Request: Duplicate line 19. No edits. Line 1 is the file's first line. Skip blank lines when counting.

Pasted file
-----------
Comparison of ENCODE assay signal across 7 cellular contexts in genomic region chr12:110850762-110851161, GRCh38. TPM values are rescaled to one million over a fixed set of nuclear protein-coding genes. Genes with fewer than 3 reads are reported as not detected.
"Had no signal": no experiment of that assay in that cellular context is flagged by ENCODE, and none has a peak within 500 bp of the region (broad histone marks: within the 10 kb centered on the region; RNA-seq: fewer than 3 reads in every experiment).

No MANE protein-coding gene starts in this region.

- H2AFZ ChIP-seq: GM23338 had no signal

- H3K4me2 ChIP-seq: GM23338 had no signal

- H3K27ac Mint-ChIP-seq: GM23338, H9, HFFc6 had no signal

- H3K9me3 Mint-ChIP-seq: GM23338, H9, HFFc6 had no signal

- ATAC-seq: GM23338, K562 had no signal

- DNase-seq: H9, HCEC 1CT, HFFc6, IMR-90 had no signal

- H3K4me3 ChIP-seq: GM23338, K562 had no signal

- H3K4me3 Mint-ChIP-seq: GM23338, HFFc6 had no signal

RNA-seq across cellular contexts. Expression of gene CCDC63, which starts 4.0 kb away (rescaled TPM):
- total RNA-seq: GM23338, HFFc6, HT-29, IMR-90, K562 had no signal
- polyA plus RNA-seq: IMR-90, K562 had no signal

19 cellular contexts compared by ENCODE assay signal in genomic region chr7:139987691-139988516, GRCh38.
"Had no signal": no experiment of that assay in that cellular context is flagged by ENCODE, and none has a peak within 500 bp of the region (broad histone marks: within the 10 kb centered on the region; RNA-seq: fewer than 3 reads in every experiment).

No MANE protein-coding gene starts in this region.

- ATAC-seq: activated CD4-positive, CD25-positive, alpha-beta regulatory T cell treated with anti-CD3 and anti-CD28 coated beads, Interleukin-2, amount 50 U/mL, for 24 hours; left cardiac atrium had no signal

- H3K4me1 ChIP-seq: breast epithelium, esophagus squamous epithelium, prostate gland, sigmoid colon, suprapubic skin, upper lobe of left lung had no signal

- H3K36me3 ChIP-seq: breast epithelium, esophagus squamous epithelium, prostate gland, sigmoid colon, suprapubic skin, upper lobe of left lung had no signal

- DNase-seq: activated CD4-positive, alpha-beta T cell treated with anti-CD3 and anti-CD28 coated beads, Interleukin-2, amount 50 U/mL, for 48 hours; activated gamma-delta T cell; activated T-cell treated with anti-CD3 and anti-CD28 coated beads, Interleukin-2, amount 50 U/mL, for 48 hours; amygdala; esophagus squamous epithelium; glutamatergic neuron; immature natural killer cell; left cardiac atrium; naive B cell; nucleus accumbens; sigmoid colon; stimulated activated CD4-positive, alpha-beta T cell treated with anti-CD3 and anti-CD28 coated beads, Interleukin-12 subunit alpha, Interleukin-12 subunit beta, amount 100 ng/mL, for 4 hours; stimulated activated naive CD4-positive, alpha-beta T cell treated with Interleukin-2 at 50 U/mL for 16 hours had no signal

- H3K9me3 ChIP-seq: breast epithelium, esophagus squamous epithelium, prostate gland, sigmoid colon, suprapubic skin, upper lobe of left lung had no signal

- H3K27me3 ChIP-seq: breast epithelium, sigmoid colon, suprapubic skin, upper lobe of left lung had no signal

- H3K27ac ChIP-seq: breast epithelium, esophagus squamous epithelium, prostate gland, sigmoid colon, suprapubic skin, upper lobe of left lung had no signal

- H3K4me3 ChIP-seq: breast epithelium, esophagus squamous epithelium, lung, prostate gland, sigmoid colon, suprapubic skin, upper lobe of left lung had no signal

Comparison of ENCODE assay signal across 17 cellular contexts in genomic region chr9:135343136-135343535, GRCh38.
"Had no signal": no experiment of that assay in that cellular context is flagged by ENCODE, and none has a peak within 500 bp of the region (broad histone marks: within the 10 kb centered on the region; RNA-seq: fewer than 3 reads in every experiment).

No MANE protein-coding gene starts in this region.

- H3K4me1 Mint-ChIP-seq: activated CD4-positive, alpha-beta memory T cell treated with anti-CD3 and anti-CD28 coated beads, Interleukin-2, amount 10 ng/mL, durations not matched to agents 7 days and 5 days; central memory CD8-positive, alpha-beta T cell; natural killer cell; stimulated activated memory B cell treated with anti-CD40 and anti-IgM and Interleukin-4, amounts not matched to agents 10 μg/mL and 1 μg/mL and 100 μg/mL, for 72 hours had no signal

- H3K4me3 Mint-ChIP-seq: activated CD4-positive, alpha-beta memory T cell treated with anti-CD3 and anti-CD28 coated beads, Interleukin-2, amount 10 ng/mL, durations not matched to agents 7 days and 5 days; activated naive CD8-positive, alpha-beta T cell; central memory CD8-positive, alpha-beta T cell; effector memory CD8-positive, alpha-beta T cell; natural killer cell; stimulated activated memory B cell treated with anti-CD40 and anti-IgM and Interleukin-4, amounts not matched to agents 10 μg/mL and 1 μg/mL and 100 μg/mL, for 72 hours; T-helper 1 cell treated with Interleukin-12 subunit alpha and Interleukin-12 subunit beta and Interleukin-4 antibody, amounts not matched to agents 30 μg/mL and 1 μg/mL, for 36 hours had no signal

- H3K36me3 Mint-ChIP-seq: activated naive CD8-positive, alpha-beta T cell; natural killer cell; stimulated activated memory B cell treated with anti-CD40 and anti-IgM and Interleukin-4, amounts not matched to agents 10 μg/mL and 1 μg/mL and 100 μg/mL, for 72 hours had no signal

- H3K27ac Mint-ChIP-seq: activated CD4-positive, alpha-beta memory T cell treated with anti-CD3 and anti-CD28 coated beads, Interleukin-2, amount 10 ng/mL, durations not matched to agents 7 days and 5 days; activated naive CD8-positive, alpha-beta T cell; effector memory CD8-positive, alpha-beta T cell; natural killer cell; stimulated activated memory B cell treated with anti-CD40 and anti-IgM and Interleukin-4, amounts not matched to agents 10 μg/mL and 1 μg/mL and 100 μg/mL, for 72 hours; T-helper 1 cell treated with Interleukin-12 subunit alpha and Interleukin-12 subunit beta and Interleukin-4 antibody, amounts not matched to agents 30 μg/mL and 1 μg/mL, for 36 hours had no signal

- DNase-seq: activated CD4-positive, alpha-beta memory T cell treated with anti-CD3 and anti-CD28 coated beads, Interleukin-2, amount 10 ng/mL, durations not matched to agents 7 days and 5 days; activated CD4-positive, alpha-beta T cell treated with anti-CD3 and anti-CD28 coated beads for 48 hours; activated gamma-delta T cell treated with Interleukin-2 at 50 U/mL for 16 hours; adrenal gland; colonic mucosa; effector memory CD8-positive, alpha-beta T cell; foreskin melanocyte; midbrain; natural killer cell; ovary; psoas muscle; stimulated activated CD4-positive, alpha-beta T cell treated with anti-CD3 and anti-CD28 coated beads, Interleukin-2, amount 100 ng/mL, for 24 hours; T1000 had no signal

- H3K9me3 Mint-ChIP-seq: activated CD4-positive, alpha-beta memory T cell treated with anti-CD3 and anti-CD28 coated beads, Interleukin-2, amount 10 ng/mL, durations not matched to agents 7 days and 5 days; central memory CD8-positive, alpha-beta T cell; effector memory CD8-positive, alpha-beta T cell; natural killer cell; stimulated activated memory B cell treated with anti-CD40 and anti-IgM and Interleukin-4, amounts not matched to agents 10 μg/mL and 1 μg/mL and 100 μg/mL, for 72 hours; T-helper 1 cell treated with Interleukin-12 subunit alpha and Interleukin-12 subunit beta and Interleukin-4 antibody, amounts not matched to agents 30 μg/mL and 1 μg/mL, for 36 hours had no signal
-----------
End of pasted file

- H3K4me1 ChIP-seq: breast epithelium, esophagus squamous epithelium, prostate gland, sigmoid colon, suprapubic skin, upper lobe of left lung had no signal